PELHAM — When Denise Gionet bought a box of 30 star ornaments several months ago, she cried.

At the time, 26 soldiers from New Hampshire had been killed in Iraq. The ornaments would represent each of the fallen soldiers on a tribute tree she planned to decorate in front of the Pelham Historical Society.

One star would bare the name Daniel Gionet for her son who was killed in Iraq last June when an improvised explosive device blew up near his tank.

She feared the remaining stars would soon have names, too. When the tree finally was done on Dec. 9, 28 names dangled from the branches.

To show support for troops overseas and to remember those that made the ultimate sacrifice, Gionet decorated the tree with gold and red stars, lights, and tiny yellow ribbons for a holiday tribute held on Dec. 16.

The gold stars have holes in the center to represent the broken hearts of family members. The red stars symbolize the injured and the yellow ribbons stand for hope that all troops overseas will return unharmed.

Gionet gathered with a large group of family, friends and supporters in front of the tree for pictures. She will send the photos to as many soldiers as possible.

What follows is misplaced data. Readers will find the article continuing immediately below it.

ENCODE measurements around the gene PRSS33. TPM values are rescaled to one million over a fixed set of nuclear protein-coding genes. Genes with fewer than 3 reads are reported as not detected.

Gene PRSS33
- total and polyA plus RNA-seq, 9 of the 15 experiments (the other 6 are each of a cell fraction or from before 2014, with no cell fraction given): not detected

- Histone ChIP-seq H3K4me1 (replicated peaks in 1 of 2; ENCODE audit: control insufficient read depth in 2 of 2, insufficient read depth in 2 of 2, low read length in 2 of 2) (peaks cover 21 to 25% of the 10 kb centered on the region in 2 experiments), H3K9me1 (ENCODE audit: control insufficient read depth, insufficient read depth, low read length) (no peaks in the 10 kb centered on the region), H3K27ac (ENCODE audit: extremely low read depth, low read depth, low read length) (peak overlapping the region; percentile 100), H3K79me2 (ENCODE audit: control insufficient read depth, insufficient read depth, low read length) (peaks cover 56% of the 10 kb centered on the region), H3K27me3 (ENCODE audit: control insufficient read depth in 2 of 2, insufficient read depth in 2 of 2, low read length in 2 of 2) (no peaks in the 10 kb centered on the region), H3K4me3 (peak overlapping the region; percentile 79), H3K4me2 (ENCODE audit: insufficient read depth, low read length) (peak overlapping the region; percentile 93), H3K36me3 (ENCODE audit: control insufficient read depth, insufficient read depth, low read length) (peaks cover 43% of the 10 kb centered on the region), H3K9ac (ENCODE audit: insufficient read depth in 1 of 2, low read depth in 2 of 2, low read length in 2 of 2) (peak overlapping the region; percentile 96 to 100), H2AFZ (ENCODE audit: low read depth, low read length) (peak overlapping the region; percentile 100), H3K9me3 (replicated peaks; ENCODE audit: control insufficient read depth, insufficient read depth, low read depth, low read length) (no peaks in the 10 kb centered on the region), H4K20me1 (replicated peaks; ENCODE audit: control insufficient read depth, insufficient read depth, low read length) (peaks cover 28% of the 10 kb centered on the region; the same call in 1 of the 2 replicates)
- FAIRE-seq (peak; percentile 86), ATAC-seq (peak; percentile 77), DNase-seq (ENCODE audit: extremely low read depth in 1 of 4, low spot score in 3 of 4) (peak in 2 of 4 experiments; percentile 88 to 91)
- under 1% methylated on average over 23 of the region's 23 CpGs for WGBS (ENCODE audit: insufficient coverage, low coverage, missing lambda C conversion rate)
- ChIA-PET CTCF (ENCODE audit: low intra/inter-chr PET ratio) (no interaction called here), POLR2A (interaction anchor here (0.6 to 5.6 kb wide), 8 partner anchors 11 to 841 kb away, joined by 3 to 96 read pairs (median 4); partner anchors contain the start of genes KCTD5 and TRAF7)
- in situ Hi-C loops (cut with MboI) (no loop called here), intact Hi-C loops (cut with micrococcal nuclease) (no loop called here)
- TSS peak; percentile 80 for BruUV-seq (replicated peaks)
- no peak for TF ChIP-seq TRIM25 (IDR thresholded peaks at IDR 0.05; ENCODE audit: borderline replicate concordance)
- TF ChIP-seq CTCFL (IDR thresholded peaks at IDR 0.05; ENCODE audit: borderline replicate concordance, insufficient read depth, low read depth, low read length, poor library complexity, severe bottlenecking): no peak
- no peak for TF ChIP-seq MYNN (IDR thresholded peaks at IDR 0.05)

“I just wanted them to know that they are being thought of when they are so far from home over the holidays,” she said. “This photo could reach thousands of soldiers.”

A steady stream of tears rolled down her cheeks as she watched her labor of love unfold. For the Gionet family, the tribute is a way to stay close to Daniel.

“This project has helped Denise to cope with her grief,” said Becky Trepanier, Gionet’s sister-in-law. “She’s taken her pain and channeled to something positive.”

The family wore matching sweatshirts with Daniel’s photograph on the front as they stood behind a booth while visitors filled out holiday cards for troops.

“The cards will be sent to names on the Web site,,” said Ashley Gelinas, one of Daniel’s childhood friends.

Gionet invited other Gold Star families to attend the vigil as guests of honor.

Mark Burzynski, whose stepson Douglas Dicenzo of Plymouth was killed in Iraq in May, attended with his wife and Dicenzo’s mother.

Jeff Barry and Anne Kress traveled from their home in Acton, Mass., to support Gionet after reading about her cause on the Internet. Their son, Dickon Barry, just returned from a tour in Iraq.

“He’ll be coming home for Christmas in a couple of days, but it was very difficult for us when he was overseas,” said Barry.

Members of the American Legion Color Guard marched through the service and Chief Edward Mitchell of the United States Navy asked those in attendance to remember and appreciate those who have sacrificed for the safety of the American way of life.

“Never forget the freedom we have and the sacrifice that people have made for it,” he said.

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